April 24, 2013
About four years ago, Russ Kappius—mountain-bike enthusiast, winner of six Masters racing titles, and a research geophysicist/software developer—became obsessed with bicycle hubs. After working out a design for an oversized hub and high-performance drive assembly that would transfer more power from pedal to chain to wheel, Kappius patented the concept and began looking for a way to fabricate the parts.
For two years, Kappius and his son, Brady (an engineer and pro mountain-bike rider), field-tested versions of their hub and tweaked its design. The team tested traditional subtractive manufacturing methods such as water-jet cutting and wire electrical discharge machining (WEDM). WEDM proved satisfactory for production, but required a fairly long turnaround time and could only fabricate 2.5D geometries, a constraint to component shape.
In late 2011, Kappius discovered direct metal laser sintering (DMLS), and contacted Harbec, an Ontario, New York-based service bureau, and sent along a CAD design of the hub. Using an EOSINT M 270 from German-based EOS GmbH, Harbec was able to send the father-son team the new parts in about 30 days. And in the first week of field testing, the elder Kappius won a race using the latest hub assembly.
“We went from concept to bike-ready components in about a month,” said Kappius. “I’ve never been able to move that quickly before.”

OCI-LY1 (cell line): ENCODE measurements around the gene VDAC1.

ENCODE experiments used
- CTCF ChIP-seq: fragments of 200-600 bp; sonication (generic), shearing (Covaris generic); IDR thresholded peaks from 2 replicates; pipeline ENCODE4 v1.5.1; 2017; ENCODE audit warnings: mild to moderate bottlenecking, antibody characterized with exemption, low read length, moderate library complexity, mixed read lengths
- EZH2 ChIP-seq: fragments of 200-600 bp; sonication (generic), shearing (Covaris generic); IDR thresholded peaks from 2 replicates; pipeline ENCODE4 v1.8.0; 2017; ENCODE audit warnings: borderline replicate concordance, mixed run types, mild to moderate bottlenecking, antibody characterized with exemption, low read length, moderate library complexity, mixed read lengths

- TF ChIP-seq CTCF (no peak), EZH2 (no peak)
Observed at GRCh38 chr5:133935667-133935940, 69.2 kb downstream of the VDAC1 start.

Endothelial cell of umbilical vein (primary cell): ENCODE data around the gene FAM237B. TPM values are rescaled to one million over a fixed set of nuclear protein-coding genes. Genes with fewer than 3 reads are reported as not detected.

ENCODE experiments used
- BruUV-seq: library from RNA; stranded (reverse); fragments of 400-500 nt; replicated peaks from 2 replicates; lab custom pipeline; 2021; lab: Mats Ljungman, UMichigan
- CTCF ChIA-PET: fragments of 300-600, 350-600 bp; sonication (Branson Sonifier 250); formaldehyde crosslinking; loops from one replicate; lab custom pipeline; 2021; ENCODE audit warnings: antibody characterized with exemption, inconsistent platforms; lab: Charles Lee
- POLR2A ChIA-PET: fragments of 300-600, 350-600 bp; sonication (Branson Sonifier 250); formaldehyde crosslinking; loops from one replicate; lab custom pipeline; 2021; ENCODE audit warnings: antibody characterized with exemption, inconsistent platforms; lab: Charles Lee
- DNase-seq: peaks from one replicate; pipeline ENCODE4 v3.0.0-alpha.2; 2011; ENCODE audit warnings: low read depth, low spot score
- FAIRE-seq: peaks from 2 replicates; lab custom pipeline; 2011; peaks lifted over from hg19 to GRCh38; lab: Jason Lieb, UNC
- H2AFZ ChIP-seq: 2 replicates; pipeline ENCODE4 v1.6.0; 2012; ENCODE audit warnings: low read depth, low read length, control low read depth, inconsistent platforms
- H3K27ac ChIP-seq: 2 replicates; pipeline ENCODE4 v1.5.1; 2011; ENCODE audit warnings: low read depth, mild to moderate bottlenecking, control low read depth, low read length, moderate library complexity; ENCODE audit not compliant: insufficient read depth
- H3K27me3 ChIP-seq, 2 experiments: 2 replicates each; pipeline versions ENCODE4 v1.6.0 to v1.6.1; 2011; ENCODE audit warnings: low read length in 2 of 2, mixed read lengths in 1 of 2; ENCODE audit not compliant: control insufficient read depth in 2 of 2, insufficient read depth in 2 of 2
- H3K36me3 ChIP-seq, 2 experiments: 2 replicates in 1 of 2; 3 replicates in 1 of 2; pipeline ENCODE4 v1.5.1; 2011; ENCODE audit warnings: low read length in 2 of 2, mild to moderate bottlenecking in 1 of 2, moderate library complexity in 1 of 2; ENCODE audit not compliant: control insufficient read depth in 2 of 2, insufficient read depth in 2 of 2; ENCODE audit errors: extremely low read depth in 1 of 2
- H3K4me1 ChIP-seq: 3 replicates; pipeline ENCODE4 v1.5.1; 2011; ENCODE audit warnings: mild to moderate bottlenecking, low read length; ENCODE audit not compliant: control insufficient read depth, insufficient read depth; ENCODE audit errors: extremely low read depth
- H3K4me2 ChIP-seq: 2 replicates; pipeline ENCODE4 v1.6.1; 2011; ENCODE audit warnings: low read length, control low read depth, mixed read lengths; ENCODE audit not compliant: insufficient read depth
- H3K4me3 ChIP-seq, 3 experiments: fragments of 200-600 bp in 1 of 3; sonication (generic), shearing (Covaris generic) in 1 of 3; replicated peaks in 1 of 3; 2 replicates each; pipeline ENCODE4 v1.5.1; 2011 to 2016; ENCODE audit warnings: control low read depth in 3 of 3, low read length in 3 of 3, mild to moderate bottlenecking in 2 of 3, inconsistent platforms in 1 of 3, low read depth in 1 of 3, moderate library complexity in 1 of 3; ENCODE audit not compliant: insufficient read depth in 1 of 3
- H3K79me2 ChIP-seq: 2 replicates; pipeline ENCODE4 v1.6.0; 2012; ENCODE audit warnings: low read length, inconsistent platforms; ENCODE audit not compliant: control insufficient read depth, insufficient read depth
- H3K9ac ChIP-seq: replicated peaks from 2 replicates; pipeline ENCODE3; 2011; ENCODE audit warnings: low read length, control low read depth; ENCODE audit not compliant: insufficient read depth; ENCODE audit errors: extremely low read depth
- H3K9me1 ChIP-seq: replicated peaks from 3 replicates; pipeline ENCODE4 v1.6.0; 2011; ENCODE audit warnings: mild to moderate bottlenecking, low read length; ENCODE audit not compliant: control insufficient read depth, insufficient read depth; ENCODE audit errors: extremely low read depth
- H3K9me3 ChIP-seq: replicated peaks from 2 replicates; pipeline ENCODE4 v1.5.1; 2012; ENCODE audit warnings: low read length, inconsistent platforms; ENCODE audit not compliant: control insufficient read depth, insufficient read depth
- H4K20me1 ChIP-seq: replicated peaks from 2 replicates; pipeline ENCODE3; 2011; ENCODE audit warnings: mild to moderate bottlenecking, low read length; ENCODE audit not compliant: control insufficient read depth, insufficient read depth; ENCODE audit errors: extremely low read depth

The assembly is comprised of three major parts: an outer drive ring, an inner ring with 60 teeth, and eight pawls (or flippers), which engage in pairs with the teeth on the inner ring. This setup functions like a ratchet (as in other drivetrains) allowing forward motion while preventing backward motion.
According to the company, the technological advance in the system comes from two developments: the oversized design (about twice the current standard diameter) and many more points of engagement than standard designs. These two features constitute the heart of the hub’s intellectual property and allow a cyclist to translate the act of pedaling into increased drive force.
Kappius Components’ hubs have been through a half-dozen design iterations since the company opened for business in 2008. But the recent move to laser sintering has accelerated the speed of improvements.
“As a software engineer, I am able to change anything at any time to make the code better,” said Kappius. “With DMLS, I have similar flexibility. It allows me to make small design changes and almost immediately test them on the bike. That’s the beauty of the technology.”
Below you’ll find a video about Kappius Component’s hub.